·         A top aide to Ilham Aliev commented on Ashot Pashinyan’s deployment to the Karabakh region yesterday on Facebook. "It is necessary to ask the prime minister who says that the ‘NKR’ [Nagorno-Karabakh Republic] is an ‘independent state’ and about the need for Azerbaijan to negotiate with this ‘state’: why does your son serve in this ‘independent state’? Taking this step, he actually confirms not only the fact of occupation, but also recognizes that it is Armenia that is a party to the conflict,” Ali Hasanov wrote, as cited by Azernews.

19 September 2018
Around the Bloc
Danish Bank Chief Resigns as Estonian ‘Laundromat’ Scandal Grows

Bank says it knew of suspiciously large transactions involving Russian clients of its Estonian operation.

19 September 2018
Around the Bloc
U.S. Defense Chief Urges ‘Yes’ Vote in Macedonia Referendum

Jim Mattis accuses Russia of trying to scuttle deal with Greece.

18 September 2018
Around the Bloc
Poland in More Hot Water Over Judicial Reforms

Warsaw could be hit with further EU sanctions this week, reports say.

18 September 2018
Society
Backfiring

Russia is cracking down on minority languages – but a resistance movement is growing.

By Guzel Yusupova
14 September 2018
Opinion
The Beginning of the End for Orban in the EPP?

While this week’s vote indicates that Hungary’s strongman is drifting further away from the mainstream European People’s Party, any defection – forced or voluntary – would puncture his political influence on the continent.

By Political Capital
14 September 2018
Economy & Business
PremiumChinese Investment in Poland: Still Just Wishful Thinking

Polish hopes for a massive inflow of Chinese investors, establishing new factories and creating thousands of jobs, have not yet materialized.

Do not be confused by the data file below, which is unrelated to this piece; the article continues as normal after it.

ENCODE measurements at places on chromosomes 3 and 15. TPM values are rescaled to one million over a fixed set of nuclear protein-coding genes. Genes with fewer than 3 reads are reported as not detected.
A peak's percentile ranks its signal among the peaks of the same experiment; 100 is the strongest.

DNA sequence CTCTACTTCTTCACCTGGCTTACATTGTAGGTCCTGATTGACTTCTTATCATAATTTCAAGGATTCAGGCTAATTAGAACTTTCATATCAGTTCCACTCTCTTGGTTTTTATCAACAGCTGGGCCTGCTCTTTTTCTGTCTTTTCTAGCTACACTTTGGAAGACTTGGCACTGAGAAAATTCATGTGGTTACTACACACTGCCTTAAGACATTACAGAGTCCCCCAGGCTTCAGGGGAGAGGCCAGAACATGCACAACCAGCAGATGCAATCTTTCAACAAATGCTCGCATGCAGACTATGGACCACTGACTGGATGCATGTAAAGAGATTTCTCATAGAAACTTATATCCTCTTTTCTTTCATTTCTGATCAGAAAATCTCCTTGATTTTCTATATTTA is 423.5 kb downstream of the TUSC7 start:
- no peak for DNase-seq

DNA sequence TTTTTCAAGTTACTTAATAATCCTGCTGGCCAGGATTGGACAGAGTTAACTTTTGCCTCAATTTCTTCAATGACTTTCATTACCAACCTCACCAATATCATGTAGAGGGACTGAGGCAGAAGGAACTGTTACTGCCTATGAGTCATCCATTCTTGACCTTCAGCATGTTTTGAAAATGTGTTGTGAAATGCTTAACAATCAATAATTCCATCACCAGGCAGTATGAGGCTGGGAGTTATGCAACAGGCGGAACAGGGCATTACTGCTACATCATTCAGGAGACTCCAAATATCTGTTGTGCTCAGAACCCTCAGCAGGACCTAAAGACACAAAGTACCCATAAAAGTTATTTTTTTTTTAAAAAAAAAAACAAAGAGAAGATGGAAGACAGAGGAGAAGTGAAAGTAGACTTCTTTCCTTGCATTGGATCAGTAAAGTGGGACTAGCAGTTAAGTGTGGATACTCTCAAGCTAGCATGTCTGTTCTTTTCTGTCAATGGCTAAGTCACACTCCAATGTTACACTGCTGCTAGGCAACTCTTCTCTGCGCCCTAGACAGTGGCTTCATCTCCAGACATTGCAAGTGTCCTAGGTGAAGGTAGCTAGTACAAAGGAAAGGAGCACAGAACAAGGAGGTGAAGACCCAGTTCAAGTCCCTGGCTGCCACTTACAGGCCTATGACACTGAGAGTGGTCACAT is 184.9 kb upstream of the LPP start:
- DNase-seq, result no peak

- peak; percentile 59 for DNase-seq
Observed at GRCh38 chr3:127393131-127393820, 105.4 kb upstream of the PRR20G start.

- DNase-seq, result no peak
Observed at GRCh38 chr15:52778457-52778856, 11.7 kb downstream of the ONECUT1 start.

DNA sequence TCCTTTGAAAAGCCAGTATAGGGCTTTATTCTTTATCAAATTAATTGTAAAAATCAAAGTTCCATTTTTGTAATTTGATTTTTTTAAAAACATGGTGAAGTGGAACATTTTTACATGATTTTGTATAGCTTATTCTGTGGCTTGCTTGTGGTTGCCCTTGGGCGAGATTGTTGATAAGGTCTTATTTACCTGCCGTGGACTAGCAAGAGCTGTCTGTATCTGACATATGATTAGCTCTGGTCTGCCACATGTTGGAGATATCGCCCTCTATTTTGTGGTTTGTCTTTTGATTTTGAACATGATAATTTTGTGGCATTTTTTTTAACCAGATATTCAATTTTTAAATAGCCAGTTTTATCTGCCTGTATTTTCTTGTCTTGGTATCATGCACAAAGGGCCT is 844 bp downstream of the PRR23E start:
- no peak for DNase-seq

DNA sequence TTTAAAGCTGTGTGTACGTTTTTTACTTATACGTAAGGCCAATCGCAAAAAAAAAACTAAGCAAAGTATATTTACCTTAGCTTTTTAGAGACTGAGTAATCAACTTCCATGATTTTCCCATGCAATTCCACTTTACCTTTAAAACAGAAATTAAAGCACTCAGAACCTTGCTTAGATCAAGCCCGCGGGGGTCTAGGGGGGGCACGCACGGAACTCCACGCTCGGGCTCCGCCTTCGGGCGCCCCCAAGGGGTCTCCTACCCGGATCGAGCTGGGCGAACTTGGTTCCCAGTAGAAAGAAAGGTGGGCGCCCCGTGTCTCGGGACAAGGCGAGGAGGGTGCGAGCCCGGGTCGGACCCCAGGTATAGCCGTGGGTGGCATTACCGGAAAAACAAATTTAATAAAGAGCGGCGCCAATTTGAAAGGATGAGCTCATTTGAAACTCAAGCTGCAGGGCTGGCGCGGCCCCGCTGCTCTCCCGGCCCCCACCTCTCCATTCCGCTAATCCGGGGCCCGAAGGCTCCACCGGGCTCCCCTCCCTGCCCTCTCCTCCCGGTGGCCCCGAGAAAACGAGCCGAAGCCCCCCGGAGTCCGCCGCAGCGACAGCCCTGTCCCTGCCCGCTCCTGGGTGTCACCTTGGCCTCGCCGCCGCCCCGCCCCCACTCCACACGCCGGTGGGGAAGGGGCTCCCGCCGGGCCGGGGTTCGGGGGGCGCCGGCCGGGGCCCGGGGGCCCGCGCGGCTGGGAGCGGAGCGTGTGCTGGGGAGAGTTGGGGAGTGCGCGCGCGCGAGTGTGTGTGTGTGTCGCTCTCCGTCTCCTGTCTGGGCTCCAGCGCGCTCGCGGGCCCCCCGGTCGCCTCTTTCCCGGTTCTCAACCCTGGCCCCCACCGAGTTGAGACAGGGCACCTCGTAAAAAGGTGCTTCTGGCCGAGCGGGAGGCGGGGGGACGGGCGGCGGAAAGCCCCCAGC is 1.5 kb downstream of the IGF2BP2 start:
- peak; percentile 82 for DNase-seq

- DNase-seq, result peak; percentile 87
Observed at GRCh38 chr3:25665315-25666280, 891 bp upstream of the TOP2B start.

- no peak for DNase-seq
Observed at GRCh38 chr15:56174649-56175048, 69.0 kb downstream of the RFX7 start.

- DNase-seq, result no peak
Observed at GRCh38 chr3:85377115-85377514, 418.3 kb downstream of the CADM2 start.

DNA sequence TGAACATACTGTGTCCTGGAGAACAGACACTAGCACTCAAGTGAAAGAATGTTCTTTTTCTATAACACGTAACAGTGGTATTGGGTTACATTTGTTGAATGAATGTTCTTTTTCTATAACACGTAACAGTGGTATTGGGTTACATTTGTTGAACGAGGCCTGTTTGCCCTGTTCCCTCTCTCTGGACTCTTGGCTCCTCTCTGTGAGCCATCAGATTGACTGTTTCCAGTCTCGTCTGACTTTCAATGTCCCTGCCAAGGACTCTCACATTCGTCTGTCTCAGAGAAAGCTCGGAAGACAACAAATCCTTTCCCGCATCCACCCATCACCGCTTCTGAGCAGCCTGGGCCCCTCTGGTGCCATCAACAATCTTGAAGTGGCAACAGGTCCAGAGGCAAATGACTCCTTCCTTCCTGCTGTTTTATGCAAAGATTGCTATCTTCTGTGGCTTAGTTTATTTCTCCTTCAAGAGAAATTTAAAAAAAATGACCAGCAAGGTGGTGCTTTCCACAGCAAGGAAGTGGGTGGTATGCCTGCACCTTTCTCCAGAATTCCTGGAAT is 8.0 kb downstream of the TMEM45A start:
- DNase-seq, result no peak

By Lukasz Sarek
3 September 2018
Conflict & Diplomacy
Ancestral Homes Out of Bounds

Despite repeated complaints, Georgia is still preventing Ossetians now based in Russia from visiting the villages where they once lived not so long ago. From JAMnews.

By Zhanna Tarkhanova
31 August 2018
Politics
Armenia’s Political Parties Prepare to Test Their Strength

The vote for Yerevan mayor previews key parliamentary elections to come and tests the new government's vow to make elections fair. From Eurasianet.

By Bradley Jardine
24 August 2018
Society
PremiumThe Secrets of Homemade Wine
A video report explores traditions related to winemaking in Georgia, Moldova, and Ukraine.
22 August 2018
People
Ethnic Discrimination or Just Solving a Demographic Problem?

Abkhazia's Azkhara Foundation stands accused of providing assistance on an ethnic basis to local residents with big families. From JAMnews.

20 August 2018
Society
PremiumPublic Outcry Over Animal Rights in Turkey
A stray dog that had its paws and tail severed has sparked a new debate over abuse. By Cagri Sari
17 August 2018
Politics
The Luxury of Oligarchy in the Swamp of Poverty
A video report explores the plague of oligarchy in Georgia, Moldova, and Ukraine. From Ziarul de Garda.
15 August 2018
Economy & Business
Caspian Agreement May Trigger Cascade of Energy Projects

After decades of wrangling, the five Caspian states appear ready to cooperate. From Eurasianet.

By Peter Leonard
13 August 2018
Economy & Business
Kyrgyzstan’s North-South Road to Corruption

A new investigation reveals another side of Chinese infrastructure projects in Central Asia: elite corruption. From openDemocracy.

By Satina Aidar
9 August 2018
Education
PremiumMore Than a Neighborly Gesture

Massive financial assistance from Romania has not only led to the renovation of hundreds of kindergartens in Moldova, dampening a major reason for emigration, but also imported best practices in local financial management.

By Madalin Necsutu and Ilie Gulca